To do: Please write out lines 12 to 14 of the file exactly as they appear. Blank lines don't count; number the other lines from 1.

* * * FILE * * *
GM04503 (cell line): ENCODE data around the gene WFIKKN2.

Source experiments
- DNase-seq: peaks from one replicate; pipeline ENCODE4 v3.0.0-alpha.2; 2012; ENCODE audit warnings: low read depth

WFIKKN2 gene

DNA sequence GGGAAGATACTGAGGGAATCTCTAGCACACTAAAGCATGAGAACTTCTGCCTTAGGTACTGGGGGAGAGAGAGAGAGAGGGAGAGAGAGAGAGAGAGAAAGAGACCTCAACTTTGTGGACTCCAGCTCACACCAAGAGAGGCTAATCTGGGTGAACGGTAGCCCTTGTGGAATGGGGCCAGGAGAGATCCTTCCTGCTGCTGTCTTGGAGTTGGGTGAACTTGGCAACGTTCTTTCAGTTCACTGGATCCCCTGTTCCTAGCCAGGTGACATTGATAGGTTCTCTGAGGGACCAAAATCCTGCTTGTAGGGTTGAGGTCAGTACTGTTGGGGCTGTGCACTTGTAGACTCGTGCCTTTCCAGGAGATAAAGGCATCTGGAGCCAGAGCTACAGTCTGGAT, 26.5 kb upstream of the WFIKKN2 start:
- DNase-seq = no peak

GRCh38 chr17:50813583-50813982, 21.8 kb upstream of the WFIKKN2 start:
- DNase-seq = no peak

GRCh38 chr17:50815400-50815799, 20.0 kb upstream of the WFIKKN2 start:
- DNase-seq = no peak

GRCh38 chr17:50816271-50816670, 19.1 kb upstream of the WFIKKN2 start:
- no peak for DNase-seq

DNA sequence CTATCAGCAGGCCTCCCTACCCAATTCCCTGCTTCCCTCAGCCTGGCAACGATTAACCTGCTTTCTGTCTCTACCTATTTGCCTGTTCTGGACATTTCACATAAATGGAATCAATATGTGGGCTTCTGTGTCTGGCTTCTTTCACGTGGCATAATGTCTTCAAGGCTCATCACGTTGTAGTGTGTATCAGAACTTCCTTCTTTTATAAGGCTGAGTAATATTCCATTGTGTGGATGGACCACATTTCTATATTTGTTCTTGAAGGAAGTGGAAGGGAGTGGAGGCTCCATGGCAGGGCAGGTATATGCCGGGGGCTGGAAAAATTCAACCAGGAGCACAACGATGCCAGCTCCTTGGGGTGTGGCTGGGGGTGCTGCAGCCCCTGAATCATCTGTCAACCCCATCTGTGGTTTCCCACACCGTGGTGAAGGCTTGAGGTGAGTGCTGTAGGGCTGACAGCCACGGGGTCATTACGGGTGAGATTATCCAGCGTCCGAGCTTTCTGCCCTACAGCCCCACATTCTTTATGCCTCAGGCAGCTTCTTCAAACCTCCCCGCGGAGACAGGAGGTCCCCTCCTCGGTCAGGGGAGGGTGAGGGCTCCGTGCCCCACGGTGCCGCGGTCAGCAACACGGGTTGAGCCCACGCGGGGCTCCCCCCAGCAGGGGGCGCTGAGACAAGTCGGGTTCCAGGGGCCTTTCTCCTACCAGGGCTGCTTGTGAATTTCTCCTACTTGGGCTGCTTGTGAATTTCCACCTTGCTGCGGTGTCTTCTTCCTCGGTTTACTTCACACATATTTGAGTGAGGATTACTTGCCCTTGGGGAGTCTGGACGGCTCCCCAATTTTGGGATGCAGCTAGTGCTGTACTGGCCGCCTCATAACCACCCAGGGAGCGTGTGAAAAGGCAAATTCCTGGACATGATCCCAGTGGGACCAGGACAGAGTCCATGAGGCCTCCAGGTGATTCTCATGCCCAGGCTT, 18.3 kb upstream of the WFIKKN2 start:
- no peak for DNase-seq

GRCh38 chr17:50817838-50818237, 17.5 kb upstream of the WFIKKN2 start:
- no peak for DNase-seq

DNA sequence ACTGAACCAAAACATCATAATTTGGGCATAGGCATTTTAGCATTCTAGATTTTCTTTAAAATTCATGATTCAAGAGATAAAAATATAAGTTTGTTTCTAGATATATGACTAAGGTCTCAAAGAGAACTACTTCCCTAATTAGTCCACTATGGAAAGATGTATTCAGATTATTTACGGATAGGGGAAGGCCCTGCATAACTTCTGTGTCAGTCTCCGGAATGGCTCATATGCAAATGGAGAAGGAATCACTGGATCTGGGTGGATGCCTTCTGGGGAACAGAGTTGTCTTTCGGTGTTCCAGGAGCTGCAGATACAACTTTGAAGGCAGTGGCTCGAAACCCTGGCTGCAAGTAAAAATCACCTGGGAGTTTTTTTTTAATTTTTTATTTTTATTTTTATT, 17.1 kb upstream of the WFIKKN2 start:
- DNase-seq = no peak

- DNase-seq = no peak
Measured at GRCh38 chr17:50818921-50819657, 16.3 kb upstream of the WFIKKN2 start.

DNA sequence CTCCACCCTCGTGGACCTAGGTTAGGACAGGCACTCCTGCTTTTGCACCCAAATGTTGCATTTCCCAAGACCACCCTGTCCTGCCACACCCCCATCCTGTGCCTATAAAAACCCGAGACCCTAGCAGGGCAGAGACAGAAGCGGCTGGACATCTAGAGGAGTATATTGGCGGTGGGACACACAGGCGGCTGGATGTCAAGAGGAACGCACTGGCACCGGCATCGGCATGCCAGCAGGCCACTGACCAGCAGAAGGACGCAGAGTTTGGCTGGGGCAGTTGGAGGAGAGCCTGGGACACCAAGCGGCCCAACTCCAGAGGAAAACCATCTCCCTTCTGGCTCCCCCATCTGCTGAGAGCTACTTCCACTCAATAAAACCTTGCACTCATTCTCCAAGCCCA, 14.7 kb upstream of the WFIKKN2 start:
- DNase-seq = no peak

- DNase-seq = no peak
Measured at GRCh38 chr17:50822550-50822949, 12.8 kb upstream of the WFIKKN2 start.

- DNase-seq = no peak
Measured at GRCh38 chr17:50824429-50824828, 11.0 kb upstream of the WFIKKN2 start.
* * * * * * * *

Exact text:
- no peak for DNase-seq

DNA sequence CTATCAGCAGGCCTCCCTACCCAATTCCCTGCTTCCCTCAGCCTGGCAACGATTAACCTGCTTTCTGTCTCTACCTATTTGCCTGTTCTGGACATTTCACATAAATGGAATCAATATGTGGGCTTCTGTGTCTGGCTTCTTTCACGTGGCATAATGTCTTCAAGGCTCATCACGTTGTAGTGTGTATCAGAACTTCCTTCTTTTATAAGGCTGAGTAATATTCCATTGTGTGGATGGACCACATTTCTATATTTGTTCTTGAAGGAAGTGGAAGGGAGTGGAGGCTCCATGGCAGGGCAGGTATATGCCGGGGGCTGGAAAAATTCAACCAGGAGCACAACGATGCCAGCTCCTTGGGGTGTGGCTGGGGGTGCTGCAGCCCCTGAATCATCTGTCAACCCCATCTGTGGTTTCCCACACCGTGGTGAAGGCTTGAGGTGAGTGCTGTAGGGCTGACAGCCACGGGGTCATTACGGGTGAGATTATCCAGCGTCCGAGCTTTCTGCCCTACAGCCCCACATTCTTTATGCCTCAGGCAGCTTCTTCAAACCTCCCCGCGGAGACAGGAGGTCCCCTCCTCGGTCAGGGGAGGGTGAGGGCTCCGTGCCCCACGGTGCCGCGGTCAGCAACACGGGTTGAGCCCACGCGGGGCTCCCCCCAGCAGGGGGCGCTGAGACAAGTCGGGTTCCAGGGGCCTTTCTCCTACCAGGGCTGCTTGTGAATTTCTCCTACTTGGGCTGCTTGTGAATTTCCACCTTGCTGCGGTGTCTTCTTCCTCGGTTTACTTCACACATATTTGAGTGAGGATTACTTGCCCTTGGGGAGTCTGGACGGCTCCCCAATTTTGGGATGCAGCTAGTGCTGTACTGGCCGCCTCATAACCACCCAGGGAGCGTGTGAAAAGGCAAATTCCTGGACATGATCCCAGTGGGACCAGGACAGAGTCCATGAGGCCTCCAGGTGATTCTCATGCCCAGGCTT, 18.3 kb upstream of the WFIKKN2 start:
- no peak for DNase-seq